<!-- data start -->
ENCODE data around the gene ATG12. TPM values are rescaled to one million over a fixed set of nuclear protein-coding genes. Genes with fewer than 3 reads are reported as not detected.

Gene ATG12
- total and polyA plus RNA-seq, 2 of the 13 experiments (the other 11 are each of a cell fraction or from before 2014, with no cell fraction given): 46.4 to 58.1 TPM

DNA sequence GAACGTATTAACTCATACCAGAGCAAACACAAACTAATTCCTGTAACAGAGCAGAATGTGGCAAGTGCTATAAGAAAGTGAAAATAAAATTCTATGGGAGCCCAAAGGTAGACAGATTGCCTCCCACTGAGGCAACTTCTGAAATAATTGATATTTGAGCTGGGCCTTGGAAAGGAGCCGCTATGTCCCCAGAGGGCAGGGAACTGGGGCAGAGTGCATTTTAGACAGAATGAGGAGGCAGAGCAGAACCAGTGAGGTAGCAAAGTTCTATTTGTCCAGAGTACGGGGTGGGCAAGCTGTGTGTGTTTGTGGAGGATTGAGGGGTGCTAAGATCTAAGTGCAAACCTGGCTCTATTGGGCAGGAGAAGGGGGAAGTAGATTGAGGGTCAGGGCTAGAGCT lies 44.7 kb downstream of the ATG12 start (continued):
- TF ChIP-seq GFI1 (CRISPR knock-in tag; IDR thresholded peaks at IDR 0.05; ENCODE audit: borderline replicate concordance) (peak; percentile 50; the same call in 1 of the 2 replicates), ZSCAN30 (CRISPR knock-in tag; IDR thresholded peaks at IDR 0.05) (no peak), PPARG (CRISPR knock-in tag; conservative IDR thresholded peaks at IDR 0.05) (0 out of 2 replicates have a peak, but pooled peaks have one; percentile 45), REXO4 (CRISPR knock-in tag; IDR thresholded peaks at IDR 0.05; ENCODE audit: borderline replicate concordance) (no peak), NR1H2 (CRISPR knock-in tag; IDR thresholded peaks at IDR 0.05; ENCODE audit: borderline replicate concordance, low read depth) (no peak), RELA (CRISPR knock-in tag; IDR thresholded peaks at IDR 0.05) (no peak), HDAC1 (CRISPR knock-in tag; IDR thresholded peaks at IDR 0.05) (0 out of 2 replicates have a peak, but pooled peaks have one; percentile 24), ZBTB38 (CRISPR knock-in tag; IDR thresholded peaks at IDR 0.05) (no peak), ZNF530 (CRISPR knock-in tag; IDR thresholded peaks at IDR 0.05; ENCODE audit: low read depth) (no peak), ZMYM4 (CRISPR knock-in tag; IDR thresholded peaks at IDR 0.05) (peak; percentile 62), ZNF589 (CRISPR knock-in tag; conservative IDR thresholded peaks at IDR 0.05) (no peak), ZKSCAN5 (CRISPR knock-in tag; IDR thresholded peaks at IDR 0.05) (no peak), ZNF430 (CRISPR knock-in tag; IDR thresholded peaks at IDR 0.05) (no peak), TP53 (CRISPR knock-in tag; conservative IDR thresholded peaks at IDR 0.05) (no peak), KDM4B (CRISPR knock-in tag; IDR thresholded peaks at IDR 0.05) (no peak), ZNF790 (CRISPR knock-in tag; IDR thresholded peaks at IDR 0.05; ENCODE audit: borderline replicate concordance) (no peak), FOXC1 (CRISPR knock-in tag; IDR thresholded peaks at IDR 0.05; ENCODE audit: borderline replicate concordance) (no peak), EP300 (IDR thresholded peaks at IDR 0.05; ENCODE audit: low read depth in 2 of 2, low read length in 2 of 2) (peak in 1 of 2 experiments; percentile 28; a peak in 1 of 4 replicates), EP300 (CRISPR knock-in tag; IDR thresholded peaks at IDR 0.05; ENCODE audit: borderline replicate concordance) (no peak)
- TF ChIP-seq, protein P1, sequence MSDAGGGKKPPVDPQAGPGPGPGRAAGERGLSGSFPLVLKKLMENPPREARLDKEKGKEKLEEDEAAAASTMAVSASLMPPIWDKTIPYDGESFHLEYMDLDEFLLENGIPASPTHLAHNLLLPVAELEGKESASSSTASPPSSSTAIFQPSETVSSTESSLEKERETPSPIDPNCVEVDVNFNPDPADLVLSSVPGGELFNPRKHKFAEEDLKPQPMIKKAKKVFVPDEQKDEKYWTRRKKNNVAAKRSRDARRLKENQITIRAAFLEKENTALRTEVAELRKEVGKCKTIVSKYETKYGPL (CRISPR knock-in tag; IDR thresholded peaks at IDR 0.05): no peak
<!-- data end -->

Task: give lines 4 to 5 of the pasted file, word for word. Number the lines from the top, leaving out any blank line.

DNA sequence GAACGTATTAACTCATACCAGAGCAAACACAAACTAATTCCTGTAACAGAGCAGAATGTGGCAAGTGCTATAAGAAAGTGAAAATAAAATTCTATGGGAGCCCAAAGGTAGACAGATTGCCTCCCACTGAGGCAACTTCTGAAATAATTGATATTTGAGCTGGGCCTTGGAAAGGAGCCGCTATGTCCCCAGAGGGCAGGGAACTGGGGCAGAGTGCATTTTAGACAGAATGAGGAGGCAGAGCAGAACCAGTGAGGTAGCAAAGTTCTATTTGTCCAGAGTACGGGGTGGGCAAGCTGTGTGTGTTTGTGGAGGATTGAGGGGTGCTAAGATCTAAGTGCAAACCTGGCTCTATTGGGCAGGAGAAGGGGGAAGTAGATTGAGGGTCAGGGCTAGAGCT lies 44.7 kb downstream of the ATG12 start (continued):
- TF ChIP-seq GFI1 (CRISPR knock-in tag; IDR thresholded peaks at IDR 0.05; ENCODE audit: borderline replicate concordance) (peak; percentile 50; the same call in 1 of the 2 replicates), ZSCAN30 (CRISPR knock-in tag; IDR thresholded peaks at IDR 0.05) (no peak), PPARG (CRISPR knock-in tag; conservative IDR thresholded peaks at IDR 0.05) (0 out of 2 replicates have a peak, but pooled peaks have one; percentile 45), REXO4 (CRISPR knock-in tag; IDR thresholded peaks at IDR 0.05; ENCODE audit: borderline replicate concordance) (no peak), NR1H2 (CRISPR knock-in tag; IDR thresholded peaks at IDR 0.05; ENCODE audit: borderline replicate concordance, low read depth) (no peak), RELA (CRISPR knock-in tag; IDR thresholded peaks at IDR 0.05) (no peak), HDAC1 (CRISPR knock-in tag; IDR thresholded peaks at IDR 0.05) (0 out of 2 replicates have a peak, but pooled peaks have one; percentile 24), ZBTB38 (CRISPR knock-in tag; IDR thresholded peaks at IDR 0.05) (no peak), ZNF530 (CRISPR knock-in tag; IDR thresholded peaks at IDR 0.05; ENCODE audit: low read depth) (no peak), ZMYM4 (CRISPR knock-in tag; IDR thresholded peaks at IDR 0.05) (peak; percentile 62), ZNF589 (CRISPR knock-in tag; conservative IDR thresholded peaks at IDR 0.05) (no peak), ZKSCAN5 (CRISPR knock-in tag; IDR thresholded peaks at IDR 0.05) (no peak), ZNF430 (CRISPR knock-in tag; IDR thresholded peaks at IDR 0.05) (no peak), TP53 (CRISPR knock-in tag; conservative IDR thresholded peaks at IDR 0.05) (no peak), KDM4B (CRISPR knock-in tag; IDR thresholded peaks at IDR 0.05) (no peak), ZNF790 (CRISPR knock-in tag; IDR thresholded peaks at IDR 0.05; ENCODE audit: borderline replicate concordance) (no peak), FOXC1 (CRISPR knock-in tag; IDR thresholded peaks at IDR 0.05; ENCODE audit: borderline replicate concordance) (no peak), EP300 (IDR thresholded peaks at IDR 0.05; ENCODE audit: low read depth in 2 of 2, low read length in 2 of 2) (peak in 1 of 2 experiments; percentile 28; a peak in 1 of 4 replicates), EP300 (CRISPR knock-in tag; IDR thresholded peaks at IDR 0.05; ENCODE audit: borderline replicate concordance) (no peak)